“It will be a permanent reminder of the incredible contribution that he made to the war effort and his role in making sure that more lives weren’t lost.”

For pics see link below:-

The Memorial Stone to Mr Stuart VC

Atlantic Conveyor Remembered

A special service was conducted today on the 35th anniversary of the sinking of the Atlantic Conveyor.  The Liverpool registered ship was lost on the 25th May 1982 killing 12 people, 6 were Cunard crew and 6 were from the Royal Navy.

Atlantic Conveyor was requisitioned by the government, and was struck by two Exocet missiles and a fierce fire broke out during the Falklands War.

The service was held in Liverpool Parish Church and conducted by Father Crispin Pailing.  During the service representatives from Cunard and ACL spoke during the service.  Also speaking at the service was Revd Richard Buckley, FRSA Royal Navy who was the Chaplain to Hospital Ships during the Falklands Conflict.

After the service inside, the dignitaries including High Sheriff Stephen Burrows, Lord Lieutenant Dame Lorna Muirhead, Lord Mayor of Liverpool Cllr Malcolm Kennedy and Angus Struthers walked outside to the memorial plaque for the Conveyor to lay wreaths and pay their respects.

See link for photo’s:-

Floral tributes and the plaque

World War One VC Hero Honoured in Liverpool

A commemorative stone has been laid 100 years to the day of his death of a Liverpool War Hero. Mr Albert White, gained his VC on the day of his death 19 May, 1917. The stone was unveiled at a ceremony in the gardens of Liverpool Parish Church, Our Lady and St Nicholas.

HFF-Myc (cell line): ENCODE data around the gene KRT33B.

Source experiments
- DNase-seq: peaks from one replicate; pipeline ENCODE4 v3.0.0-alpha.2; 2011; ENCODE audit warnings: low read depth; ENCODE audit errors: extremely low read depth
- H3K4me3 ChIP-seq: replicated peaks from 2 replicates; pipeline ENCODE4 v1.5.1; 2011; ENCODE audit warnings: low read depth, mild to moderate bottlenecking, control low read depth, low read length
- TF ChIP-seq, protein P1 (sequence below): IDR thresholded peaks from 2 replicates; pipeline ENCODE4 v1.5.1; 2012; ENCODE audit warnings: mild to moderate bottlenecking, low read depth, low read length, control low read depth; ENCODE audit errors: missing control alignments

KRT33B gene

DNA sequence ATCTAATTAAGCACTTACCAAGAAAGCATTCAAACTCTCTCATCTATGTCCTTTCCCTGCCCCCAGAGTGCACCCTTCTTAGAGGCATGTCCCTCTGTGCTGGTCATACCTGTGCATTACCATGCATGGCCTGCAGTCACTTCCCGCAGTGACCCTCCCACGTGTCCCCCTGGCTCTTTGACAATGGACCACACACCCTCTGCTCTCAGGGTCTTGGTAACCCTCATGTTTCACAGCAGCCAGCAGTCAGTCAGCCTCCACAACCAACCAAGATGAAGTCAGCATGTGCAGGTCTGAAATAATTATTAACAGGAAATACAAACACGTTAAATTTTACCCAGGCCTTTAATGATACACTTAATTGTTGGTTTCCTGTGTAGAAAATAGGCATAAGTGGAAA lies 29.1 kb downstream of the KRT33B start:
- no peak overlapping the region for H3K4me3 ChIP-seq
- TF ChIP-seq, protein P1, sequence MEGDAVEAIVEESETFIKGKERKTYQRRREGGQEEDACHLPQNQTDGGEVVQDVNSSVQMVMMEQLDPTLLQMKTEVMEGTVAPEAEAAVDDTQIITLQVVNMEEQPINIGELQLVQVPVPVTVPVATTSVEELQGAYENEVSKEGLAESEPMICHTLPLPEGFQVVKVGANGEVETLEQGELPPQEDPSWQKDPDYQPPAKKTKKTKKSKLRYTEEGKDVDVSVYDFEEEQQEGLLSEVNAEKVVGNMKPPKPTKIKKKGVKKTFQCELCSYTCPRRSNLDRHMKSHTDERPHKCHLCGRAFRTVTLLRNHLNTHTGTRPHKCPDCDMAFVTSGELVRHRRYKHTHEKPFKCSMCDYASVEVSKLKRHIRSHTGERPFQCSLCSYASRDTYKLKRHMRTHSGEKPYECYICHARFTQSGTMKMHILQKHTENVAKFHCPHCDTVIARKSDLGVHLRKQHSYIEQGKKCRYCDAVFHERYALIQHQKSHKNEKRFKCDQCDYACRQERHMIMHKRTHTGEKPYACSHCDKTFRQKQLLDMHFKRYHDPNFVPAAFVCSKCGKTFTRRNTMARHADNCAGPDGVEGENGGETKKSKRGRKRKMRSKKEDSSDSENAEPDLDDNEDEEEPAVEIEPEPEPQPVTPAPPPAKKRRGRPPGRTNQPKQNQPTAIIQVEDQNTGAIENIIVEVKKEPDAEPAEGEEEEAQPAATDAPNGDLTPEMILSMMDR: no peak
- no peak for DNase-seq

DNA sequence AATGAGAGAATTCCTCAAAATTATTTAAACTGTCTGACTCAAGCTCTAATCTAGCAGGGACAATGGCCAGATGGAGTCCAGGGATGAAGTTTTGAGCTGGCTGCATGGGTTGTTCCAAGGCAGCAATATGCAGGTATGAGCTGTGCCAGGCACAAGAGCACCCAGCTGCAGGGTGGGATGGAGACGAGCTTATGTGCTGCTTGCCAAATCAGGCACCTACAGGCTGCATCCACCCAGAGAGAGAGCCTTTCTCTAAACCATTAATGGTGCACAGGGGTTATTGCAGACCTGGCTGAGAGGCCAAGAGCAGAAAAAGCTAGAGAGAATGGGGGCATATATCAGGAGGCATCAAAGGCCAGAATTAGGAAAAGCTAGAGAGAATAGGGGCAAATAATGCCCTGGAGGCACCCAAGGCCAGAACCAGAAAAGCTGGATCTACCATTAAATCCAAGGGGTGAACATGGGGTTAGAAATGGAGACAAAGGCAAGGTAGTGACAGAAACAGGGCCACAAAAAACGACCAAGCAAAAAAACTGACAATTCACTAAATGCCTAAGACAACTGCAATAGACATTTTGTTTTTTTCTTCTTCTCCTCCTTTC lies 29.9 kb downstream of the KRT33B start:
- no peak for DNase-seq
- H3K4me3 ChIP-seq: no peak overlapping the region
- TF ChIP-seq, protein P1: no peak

Albert White was born in Kirkdale and followed his father’s example by becoming a merchant seamen working as a coal trimmer.

When war broke out in August 1914, he enlisted in the Royal Army Medical Corps and was then transferred to the South Wales Borderers on 1 June 1915.

He was sent to Gallipoli where over the following nine months his Battalion lost almost 1,600 officers and men. Evacuated from Egypt, he was then posted to France where he survived the carnage of the opening day of the Battle of the Somme and many other battles.

The action for which he received the Victoria Cross took place at Monchy-le-Preux in France during the Battle of Arras on 19 May 1917. He was killed during this action aged just 25 and his medal was presented posthumously to his father by King George V at Buckingham Palace on 21 July 1917.

His citation in the London Gazette reads:

“For most conspicuous bravery and devotion to duty. Realising during an attack that one of the enemy’s machine guns, which had previously been located, would probably hold up the whole advance of his Company, Sjt White, without the slightest hesitation, and regardless of all personal danger, dashed ahead of his Company to capture the gun. When within a few yards of the gun he fell riddled with bullets, having thus willingly sacrificed his life in order that he might secure the success of the operations and the welfare of his comrades”

For photo’s see link below:-

Memorial Stone

Syttende Mai in Liverpool 2017